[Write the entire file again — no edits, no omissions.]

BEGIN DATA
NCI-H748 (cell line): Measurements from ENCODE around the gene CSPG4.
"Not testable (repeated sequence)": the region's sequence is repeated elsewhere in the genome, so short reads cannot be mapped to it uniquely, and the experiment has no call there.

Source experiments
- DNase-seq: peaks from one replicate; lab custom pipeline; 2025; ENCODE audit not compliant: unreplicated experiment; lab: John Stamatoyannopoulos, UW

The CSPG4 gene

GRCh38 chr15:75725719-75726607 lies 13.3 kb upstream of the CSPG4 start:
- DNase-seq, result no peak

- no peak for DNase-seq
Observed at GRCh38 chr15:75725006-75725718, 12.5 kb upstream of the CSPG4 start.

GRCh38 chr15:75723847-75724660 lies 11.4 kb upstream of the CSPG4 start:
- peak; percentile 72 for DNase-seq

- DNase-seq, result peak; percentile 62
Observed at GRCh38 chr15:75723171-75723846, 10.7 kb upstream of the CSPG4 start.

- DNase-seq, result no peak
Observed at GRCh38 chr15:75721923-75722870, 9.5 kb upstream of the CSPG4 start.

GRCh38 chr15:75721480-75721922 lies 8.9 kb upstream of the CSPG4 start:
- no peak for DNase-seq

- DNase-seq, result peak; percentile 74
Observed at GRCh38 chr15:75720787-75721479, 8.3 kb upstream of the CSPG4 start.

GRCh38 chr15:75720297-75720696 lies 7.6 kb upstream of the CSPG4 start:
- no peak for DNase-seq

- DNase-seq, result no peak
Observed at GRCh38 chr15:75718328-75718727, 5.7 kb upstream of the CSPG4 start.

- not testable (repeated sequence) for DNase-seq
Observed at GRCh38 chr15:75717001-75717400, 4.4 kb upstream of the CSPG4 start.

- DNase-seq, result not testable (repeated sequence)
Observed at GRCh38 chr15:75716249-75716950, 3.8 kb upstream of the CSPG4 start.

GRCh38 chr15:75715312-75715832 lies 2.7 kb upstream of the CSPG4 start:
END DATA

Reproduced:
NCI-H748 (cell line): Measurements from ENCODE around the gene CSPG4.
"Not testable (repeated sequence)": the region's sequence is repeated elsewhere in the genome, so short reads cannot be mapped to it uniquely, and the experiment has no call there.

Source experiments
- DNase-seq: peaks from one replicate; lab custom pipeline; 2025; ENCODE audit not compliant: unreplicated experiment; lab: John Stamatoyannopoulos, UW

The CSPG4 gene

GRCh38 chr15:75725719-75726607 lies 13.3 kb upstream of the CSPG4 start:
- DNase-seq, result no peak

- no peak for DNase-seq
Observed at GRCh38 chr15:75725006-75725718, 12.5 kb upstream of the CSPG4 start.

GRCh38 chr15:75723847-75724660 lies 11.4 kb upstream of the CSPG4 start:
- peak; percentile 72 for DNase-seq

- DNase-seq, result peak; percentile 62
Observed at GRCh38 chr15:75723171-75723846, 10.7 kb upstream of the CSPG4 start.

- DNase-seq, result no peak
Observed at GRCh38 chr15:75721923-75722870, 9.5 kb upstream of the CSPG4 start.

GRCh38 chr15:75721480-75721922 lies 8.9 kb upstream of the CSPG4 start:
- no peak for DNase-seq

- DNase-seq, result peak; percentile 74
Observed at GRCh38 chr15:75720787-75721479, 8.3 kb upstream of the CSPG4 start.

GRCh38 chr15:75720297-75720696 lies 7.6 kb upstream of the CSPG4 start:
- no peak for DNase-seq

- DNase-seq, result no peak
Observed at GRCh38 chr15:75718328-75718727, 5.7 kb upstream of the CSPG4 start.

- not testable (repeated sequence) for DNase-seq
Observed at GRCh38 chr15:75717001-75717400, 4.4 kb upstream of the CSPG4 start.

- DNase-seq, result not testable (repeated sequence)
Observed at GRCh38 chr15:75716249-75716950, 3.8 kb upstream of the CSPG4 start.

GRCh38 chr15:75715312-75715832 lies 2.7 kb upstream of the CSPG4 start: